Cross in St John the Baptist's churchyard


Heritage Category: Scheduled Monument

List Entry Number: 1018066

Date first listed: 10-Jun-1998


Ordnance survey map of Cross in St John the Baptist's churchyard
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This copy shows the entry on 16-Jan-2019 at 10:26:45.


The building or site itself may lie within the boundary of more than one authority.

District: Dudley (Metropolitan Authority)

National Grid Reference: SO 96657 83560


Legacy Record - This information may be included in the List Entry Details.

Reasons for Designation

A standing cross is a free standing upright structure, usually of stone, mostly erected during the medieval period (mid 10th to mid 16th centuries AD). Standing crosses served a variety of functions. In churchyards they served as stations for outdoor processions, particularly in the observance of Palm Sunday. Elsewhere, standing crosses were used within settlements as places for preaching, public proclamation and penance, as well as defining rights of sanctuary. Standing crosses were also employed to mark boundaries between parishes, property, or settlements. A few crosses were erected to commemorate battles. Some crosses were linked to particular saints, whose support and protection their presence would have helped to invoke. Crosses in market places may have helped to validate transactions. After the Reformation, some crosses continued in use as foci for municipal or borough ceremonies, for example as places for official proclamations and announcements; some were the scenes of games or recreational activity. Standing crosses were distributed throughout England and are thought to have numbered in excess of 12,000. However, their survival since the Reformation has been variable, being much affected by local conditions, attitudes and religious sentiment. In particular, many cross-heads were destroyed by iconoclasts during the 16th and 17th centuries. Less than 2,000 medieval standing crosses, with or without cross-heads, are now thought to exist. The oldest and most basic form of standing cross is the monolith, a stone shaft often set directly in the ground without a base. The most common form is the stepped cross, in which the shaft is set in a socket stone and raised upon a flight of steps; this type of cross remained current from the 11th to 12th centuries until after the Reformation. Where the cross-head survives it may take a variety of forms, from a lantern-like structure to a crucifix; the more elaborate examples date from the 15th century. Much less common than stepped crosses are spire-shaped crosses, often composed of three or four receding stages with elaborate architectural decoration and/or sculptured figures; the most famous of these include the Eleanor crosses, erected by Edward I at the stopping places of the funeral cortege of his wife, who died in 1290. Also uncommon are the preaching crosses which were built in public places from the 13th century, typically in the cemeteries of religious communities and cathedrals, market places and wide thoroughfares; they include a stepped base, buttresses supporting a vaulted canopy, in turn carrying either a shaft and head or a pinnacled spire. Standing crosses contribute significantly to our understanding of medieval customs, both secular and religious, and to our knowledge of medieval parishes and settlement patterns. All crosses which survive as standing monuments, especially those which stand in or near their original location, are considered worthy of protection.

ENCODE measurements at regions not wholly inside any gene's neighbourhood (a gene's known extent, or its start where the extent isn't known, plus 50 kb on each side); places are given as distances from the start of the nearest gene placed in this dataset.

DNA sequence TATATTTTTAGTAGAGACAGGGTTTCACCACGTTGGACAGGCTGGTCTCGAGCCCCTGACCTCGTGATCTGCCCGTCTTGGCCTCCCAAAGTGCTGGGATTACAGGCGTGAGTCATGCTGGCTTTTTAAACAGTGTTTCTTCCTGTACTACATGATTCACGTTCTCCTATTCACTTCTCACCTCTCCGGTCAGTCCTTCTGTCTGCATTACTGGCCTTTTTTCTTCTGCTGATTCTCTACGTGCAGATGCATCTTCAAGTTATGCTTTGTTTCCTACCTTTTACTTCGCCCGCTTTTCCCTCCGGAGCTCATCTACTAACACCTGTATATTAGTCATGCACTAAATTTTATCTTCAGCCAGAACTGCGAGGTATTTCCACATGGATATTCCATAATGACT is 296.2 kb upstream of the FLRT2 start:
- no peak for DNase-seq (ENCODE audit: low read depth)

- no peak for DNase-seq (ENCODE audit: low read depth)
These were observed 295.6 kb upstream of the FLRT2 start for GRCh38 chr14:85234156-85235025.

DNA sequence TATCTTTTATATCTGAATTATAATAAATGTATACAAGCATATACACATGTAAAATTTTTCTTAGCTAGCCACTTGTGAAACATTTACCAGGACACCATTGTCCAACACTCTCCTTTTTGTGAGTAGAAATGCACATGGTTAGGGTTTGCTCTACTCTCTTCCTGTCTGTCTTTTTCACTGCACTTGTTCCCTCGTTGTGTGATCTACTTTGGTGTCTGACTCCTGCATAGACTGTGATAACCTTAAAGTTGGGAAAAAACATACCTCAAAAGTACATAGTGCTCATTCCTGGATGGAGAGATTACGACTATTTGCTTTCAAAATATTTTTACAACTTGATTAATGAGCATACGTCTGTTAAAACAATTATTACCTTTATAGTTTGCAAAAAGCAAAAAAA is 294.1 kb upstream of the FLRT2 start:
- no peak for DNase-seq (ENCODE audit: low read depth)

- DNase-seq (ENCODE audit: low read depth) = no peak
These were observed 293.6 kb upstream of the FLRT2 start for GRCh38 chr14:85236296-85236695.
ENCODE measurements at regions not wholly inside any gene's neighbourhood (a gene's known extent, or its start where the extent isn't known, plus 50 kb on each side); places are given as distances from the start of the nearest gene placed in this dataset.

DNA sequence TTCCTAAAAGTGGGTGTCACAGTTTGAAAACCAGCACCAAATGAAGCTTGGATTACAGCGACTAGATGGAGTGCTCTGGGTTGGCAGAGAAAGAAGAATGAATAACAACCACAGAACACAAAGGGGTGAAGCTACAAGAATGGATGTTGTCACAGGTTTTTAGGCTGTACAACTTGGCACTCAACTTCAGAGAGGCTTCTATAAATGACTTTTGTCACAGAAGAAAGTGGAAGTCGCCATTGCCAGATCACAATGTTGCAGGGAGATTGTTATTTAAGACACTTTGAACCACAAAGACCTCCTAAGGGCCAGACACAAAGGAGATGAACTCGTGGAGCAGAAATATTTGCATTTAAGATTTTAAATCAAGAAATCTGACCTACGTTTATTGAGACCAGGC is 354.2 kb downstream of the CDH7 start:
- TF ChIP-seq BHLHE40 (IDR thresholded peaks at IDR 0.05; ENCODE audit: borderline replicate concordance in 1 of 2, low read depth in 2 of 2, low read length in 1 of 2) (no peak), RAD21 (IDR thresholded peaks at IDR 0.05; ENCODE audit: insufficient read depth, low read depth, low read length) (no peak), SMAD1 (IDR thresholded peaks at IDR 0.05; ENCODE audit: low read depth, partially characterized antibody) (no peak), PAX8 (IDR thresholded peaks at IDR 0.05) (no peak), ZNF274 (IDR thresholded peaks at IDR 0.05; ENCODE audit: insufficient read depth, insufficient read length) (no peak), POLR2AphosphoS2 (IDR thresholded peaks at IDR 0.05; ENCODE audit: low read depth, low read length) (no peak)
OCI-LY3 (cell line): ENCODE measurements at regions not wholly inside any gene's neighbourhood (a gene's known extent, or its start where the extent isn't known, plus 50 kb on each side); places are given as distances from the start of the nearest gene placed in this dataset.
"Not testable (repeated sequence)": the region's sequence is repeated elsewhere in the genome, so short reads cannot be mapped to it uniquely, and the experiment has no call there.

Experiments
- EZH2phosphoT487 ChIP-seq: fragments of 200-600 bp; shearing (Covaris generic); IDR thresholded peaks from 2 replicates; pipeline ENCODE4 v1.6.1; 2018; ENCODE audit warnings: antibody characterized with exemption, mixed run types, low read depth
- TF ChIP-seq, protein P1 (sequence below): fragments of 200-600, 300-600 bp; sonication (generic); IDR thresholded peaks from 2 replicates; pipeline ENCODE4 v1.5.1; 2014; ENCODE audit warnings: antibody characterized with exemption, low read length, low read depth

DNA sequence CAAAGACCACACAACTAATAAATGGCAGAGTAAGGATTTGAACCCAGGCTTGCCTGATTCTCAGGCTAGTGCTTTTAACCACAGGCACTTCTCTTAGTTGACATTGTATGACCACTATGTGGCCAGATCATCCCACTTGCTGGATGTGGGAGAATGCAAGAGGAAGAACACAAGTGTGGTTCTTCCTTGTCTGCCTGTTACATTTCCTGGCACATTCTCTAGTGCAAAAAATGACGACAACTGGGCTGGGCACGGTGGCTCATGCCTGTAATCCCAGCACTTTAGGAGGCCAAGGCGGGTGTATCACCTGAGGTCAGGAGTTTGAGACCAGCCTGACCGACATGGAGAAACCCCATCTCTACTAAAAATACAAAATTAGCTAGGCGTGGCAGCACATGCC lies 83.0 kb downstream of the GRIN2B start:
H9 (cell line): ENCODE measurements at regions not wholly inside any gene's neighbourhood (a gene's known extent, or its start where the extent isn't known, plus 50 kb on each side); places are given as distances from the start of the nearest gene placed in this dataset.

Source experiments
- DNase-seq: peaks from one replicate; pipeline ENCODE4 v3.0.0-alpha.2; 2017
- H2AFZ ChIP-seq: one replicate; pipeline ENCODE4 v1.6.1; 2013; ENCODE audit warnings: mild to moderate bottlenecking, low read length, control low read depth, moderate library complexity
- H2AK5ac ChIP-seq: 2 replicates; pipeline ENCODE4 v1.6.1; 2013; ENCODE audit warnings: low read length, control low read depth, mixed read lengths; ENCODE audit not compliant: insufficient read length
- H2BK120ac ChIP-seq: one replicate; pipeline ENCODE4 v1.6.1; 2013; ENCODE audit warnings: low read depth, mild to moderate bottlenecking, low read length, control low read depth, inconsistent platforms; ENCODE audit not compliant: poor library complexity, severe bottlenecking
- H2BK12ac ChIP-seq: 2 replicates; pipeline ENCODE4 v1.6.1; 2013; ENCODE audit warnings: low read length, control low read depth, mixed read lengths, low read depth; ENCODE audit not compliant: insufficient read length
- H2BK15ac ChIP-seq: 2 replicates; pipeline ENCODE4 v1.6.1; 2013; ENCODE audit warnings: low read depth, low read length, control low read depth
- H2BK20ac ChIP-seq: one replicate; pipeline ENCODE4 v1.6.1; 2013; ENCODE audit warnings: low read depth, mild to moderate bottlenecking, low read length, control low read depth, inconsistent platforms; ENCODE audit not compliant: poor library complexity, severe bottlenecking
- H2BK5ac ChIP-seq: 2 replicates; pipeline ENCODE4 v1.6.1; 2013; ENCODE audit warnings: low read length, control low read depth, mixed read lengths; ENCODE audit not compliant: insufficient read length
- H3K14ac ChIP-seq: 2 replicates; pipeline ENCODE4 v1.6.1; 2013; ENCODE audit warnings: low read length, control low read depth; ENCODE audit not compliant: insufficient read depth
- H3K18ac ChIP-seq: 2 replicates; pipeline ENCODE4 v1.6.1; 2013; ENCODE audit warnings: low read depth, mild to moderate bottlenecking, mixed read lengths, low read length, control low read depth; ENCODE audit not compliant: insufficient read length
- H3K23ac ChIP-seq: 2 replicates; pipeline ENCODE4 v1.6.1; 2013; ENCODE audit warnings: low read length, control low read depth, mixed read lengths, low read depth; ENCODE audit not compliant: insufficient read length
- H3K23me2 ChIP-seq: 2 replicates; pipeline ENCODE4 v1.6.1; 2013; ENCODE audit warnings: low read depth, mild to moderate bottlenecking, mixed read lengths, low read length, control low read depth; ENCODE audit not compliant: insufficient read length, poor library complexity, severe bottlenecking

The cross in St John the Baptist's churchyard is principally medieval in date, and its position within the churchyard, close to the centre of the High Street, indicates that it may have served both religious and secular functions associated with preaching and with the market which was held adjacent to it. Its later alteration including the addition of the ball finial indicates that the cross continued to serve as a focus for public attention after the medieval period.


Legacy Record - This information may be included in the List Entry Details.


The monument includes a standing cross of red sandstone, which is Listed Grade II, and located within the churchyard of St John the Baptist's Church, approximately 15.5m south east of the south east angle of the church. Although located within the churchyard the cross is also near the centre of Halesowen High Street, and may have additionally acted as a market cross.

The cross is of stepped form, and is principally medieval in date with some later additions including steps, a socket stone, a shaft, knop and head. The step is square in plan measuring 1.5m square, and is at least 0.5m high. It is bevelled on its upper surface, and is partially bonded with mortar. The socket stone measures 1.1m square, is at least 0.6m high and chamfered on its upper corners. The end of the shaft measures 0.37m square, and is morticed into the socket. It rises through chamfered corners to a column with an octagonal knop. The medieval head of the cross has been replaced with a ball finial which has an iron cross head set upon it. The full height of the cross is over 3.5m.

The cross is stabilized by an iron cage and ties. These and the path where it falls within the area of the monument are excluded from the scheduling, although the ground beneath them is included.

MAP EXTRACT The site of the monument is shown on the attached map extract. It includes a 1 metre boundary around the archaeological features, considered to be essential for the monument's support and preservation.


The contents of this record have been generated from a legacy data system.

Legacy System number: 30034

Legacy System: RSM


Various SMR Officers, Unpublished notes in SMR Office,

End of official listing